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Calculus: Antiderivatives

A paperweight is thrown straight up with an initial upward velocity of 60 meters per second and an initial height of 6 meters. The acceleration (due to gravity) of the object is given by a(t) = - 9.8 meters per second, where t is in seconds. The equation that describes the paperweight's velocity as a function of time t is:

I’m am sort of stuck on this problem, i am thinking of taking the antiderivative of the acceleration for velocity and then plus the 60 (initial upward velocity). Which turns out to be -9.8t+60+C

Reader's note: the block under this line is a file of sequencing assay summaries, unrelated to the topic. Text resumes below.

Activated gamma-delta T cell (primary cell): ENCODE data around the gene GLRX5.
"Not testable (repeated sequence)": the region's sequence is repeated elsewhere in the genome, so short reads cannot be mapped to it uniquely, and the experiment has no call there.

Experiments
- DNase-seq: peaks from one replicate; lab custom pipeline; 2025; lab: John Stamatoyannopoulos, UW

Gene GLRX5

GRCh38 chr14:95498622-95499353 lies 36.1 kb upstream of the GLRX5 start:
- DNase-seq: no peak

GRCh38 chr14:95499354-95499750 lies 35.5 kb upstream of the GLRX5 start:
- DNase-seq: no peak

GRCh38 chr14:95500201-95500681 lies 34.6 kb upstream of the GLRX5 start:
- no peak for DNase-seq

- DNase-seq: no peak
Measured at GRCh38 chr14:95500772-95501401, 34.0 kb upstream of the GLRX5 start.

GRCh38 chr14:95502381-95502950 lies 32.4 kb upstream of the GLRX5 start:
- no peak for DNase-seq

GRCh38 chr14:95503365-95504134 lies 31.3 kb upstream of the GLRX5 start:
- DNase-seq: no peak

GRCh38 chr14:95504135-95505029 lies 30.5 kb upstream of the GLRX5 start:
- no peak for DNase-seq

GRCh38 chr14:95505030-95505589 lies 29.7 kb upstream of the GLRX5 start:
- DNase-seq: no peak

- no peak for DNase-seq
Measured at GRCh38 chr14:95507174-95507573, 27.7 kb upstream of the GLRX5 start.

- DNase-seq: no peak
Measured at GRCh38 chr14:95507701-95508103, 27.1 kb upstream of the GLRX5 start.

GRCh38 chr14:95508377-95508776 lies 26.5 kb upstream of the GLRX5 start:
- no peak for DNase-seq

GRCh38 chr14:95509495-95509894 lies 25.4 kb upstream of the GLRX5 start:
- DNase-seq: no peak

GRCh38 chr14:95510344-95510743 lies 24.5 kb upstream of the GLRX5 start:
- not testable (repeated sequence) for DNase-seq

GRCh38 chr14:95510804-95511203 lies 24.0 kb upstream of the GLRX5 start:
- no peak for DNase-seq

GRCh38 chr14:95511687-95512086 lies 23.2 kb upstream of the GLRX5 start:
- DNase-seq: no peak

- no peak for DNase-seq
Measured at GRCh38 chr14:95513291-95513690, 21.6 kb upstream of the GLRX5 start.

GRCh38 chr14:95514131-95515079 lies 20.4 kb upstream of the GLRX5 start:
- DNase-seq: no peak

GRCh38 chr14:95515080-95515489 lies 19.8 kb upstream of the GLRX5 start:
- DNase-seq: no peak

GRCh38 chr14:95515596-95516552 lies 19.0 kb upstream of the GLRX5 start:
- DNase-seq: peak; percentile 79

But I’m not feeling confident about this answer. The initial height wasn’t used as part of my solution and there should be a way to find C. I am not sure how.

Thank you so much ☺️

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  1. a(t) = -9.81

    v(t) = -9.81t + C
    since v(0) = 60,
    v(t) = -9.81t + 60

    h(t) = -4.9t^2 + 60t + C
    since h(0) = 6,
    h(t) = -4.9t^2 + 60t + 6

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    oobleck
  2. Its 189.673

    Because yes, like oobleck said:
    a(t) = -9.81

    v(t) = -9.81t + C
    since v(0) = 60,
    v(t) = -9.81t + 60

    h(t) = -4.9t^2 + 60t + C
    since h(0) = 6,
    h(t) = -4.9t^2 + 60t + 6

    Velocity is 0 which means -9.8t+60=0 which means t=60/9.8

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